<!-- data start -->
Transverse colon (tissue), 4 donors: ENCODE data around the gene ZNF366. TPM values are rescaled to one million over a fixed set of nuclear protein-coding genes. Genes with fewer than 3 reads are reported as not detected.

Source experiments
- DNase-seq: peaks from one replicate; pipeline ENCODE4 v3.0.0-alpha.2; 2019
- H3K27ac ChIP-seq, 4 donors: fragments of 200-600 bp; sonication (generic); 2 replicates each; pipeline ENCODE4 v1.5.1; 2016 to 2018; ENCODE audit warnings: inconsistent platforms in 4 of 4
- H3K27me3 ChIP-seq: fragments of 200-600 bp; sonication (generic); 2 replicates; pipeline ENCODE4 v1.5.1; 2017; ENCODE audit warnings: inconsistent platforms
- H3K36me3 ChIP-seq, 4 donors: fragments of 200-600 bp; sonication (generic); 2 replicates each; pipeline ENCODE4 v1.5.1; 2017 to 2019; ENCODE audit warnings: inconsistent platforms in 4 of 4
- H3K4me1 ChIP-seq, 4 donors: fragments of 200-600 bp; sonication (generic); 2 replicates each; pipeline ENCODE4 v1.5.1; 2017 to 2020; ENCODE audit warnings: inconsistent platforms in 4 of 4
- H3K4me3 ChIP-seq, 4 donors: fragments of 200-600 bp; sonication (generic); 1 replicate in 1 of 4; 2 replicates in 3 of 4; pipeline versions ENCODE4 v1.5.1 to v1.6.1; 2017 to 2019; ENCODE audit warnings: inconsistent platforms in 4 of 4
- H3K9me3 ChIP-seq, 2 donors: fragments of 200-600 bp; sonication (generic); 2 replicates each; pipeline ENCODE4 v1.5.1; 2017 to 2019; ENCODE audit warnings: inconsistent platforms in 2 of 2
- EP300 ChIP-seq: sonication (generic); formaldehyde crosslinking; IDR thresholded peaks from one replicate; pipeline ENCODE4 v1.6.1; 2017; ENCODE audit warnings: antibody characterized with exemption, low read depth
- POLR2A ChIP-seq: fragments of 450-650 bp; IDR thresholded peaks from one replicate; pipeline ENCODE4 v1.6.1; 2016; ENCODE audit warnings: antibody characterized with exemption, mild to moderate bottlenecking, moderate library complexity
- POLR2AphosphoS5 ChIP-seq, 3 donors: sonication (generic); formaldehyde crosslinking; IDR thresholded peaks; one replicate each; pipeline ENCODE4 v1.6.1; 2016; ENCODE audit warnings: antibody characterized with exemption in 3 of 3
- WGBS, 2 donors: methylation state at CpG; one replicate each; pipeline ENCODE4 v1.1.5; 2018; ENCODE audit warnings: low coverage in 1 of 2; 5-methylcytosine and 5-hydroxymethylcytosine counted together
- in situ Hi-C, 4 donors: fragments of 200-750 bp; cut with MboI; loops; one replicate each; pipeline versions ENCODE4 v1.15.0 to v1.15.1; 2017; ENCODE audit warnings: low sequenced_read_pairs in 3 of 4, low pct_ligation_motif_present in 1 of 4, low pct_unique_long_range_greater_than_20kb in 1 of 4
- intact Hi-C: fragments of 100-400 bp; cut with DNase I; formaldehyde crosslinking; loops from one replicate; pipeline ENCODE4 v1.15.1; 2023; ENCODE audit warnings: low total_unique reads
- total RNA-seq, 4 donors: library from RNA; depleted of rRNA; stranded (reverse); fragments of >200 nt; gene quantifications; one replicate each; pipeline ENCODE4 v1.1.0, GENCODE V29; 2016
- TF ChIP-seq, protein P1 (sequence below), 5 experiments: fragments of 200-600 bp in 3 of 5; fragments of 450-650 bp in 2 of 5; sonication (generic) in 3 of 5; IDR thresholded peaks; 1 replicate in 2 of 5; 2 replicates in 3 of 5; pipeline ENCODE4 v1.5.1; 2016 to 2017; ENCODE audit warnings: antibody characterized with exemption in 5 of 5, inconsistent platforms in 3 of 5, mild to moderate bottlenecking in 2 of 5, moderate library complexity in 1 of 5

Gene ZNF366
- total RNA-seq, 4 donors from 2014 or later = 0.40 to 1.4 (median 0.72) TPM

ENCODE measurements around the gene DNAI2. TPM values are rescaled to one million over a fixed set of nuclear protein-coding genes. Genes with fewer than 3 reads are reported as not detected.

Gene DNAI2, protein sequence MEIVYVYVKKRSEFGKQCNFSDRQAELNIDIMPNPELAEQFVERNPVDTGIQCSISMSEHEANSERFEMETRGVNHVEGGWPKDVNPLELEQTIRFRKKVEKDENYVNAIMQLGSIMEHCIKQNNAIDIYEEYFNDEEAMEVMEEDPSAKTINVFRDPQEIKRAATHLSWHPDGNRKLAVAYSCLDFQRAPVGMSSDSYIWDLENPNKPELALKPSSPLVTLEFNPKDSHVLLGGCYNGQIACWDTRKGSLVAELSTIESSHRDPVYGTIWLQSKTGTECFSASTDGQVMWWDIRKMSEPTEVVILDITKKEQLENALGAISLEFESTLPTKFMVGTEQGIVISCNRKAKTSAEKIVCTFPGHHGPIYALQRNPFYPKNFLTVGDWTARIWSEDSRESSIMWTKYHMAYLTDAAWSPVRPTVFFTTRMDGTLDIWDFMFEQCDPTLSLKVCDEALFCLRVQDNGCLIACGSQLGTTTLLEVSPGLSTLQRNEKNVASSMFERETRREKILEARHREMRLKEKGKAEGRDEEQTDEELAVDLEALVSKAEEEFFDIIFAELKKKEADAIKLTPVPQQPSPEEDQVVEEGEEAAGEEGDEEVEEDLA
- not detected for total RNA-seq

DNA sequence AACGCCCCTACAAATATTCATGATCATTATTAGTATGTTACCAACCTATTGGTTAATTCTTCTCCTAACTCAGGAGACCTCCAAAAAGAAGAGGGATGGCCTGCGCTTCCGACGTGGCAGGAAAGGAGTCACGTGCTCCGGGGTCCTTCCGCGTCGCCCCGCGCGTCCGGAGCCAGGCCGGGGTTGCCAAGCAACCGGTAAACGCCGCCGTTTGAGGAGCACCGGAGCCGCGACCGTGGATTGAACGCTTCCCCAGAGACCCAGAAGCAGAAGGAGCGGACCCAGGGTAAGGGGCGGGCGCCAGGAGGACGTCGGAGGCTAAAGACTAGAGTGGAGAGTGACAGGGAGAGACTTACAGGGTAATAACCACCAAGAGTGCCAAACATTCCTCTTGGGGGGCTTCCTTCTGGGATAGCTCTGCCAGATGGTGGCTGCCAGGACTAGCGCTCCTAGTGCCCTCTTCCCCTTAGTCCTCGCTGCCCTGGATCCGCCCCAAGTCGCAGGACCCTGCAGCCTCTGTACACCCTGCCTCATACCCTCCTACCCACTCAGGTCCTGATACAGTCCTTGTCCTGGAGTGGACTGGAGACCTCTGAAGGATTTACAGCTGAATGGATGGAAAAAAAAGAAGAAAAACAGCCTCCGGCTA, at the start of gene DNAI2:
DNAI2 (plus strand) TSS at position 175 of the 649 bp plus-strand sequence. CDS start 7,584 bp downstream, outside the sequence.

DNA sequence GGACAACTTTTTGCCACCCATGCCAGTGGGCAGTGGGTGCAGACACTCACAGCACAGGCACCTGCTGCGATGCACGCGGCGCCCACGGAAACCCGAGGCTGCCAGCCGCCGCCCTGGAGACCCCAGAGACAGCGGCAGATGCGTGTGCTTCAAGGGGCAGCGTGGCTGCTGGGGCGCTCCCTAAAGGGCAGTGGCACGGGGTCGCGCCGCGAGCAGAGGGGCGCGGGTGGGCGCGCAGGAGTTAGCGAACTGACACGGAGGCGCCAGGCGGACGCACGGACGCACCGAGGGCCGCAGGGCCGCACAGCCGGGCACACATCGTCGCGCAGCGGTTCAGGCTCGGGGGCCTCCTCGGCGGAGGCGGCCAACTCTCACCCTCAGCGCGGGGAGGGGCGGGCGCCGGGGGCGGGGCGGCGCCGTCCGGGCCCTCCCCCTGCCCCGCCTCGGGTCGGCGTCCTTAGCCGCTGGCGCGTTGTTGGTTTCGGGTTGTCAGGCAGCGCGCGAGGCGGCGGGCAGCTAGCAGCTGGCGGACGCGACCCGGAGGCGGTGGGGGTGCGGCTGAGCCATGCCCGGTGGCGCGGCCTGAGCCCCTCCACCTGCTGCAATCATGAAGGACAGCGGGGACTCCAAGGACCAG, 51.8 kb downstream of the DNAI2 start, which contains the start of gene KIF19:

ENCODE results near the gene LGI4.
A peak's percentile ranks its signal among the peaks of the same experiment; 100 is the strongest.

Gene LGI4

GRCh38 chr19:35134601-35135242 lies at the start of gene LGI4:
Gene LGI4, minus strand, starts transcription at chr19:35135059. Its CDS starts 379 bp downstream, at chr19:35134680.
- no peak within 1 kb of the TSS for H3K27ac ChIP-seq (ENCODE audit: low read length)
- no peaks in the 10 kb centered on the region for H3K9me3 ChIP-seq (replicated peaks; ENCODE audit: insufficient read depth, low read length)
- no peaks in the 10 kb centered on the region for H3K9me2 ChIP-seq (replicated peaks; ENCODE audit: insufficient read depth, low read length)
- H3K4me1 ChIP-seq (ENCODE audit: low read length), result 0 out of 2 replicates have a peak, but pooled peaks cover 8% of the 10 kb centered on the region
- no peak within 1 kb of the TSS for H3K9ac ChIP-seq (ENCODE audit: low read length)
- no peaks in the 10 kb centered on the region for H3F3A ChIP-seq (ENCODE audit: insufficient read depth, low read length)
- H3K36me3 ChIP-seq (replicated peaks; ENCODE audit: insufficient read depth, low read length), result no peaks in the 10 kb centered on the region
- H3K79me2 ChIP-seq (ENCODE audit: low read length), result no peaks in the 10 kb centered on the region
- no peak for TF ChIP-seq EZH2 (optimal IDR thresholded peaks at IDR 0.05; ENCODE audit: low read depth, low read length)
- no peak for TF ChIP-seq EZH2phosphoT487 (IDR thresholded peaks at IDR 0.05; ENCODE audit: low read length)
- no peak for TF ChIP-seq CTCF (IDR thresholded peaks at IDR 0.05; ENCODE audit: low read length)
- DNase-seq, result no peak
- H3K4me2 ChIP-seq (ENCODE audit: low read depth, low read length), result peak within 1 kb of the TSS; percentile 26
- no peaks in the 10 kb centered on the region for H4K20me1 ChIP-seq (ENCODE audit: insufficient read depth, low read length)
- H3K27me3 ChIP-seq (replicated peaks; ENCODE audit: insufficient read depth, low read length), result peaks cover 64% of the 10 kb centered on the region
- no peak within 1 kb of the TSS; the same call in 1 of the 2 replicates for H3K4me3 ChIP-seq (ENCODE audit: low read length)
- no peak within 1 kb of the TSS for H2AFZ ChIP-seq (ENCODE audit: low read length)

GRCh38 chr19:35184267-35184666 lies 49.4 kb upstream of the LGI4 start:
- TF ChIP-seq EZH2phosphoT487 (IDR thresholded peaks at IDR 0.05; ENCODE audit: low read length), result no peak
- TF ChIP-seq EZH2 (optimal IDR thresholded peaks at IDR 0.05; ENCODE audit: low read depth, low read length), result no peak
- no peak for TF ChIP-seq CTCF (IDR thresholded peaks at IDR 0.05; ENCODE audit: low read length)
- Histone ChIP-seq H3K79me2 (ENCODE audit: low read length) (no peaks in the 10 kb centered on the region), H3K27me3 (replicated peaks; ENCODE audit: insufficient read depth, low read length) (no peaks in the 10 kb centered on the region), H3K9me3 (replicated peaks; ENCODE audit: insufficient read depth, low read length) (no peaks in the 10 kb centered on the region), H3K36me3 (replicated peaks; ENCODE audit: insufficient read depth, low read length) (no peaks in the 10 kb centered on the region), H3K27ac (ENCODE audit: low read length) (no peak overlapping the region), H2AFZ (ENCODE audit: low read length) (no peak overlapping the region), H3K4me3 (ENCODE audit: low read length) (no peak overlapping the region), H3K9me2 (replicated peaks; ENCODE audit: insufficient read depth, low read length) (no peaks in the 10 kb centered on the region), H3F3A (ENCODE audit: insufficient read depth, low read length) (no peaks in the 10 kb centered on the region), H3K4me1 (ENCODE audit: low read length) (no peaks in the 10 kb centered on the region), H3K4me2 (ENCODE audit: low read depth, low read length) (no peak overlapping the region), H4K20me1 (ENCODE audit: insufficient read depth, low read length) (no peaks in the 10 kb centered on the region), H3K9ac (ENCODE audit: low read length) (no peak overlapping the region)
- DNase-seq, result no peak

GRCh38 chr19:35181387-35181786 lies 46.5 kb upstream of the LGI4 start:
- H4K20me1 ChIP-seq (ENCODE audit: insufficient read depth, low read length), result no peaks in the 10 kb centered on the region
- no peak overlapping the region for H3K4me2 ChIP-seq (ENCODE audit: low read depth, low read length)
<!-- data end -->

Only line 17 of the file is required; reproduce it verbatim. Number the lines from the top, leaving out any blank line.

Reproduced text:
- TF ChIP-seq, protein P1 (sequence below), 5 experiments: fragments of 200-600 bp in 3 of 5; fragments of 450-650 bp in 2 of 5; sonication (generic) in 3 of 5; IDR thresholded peaks; 1 replicate in 2 of 5; 2 replicates in 3 of 5; pipeline ENCODE4 v1.5.1; 2016 to 2017; ENCODE audit warnings: antibody characterized with exemption in 5 of 5, inconsistent platforms in 3 of 5, mild to moderate bottlenecking in 2 of 5, moderate library complexity in 1 of 5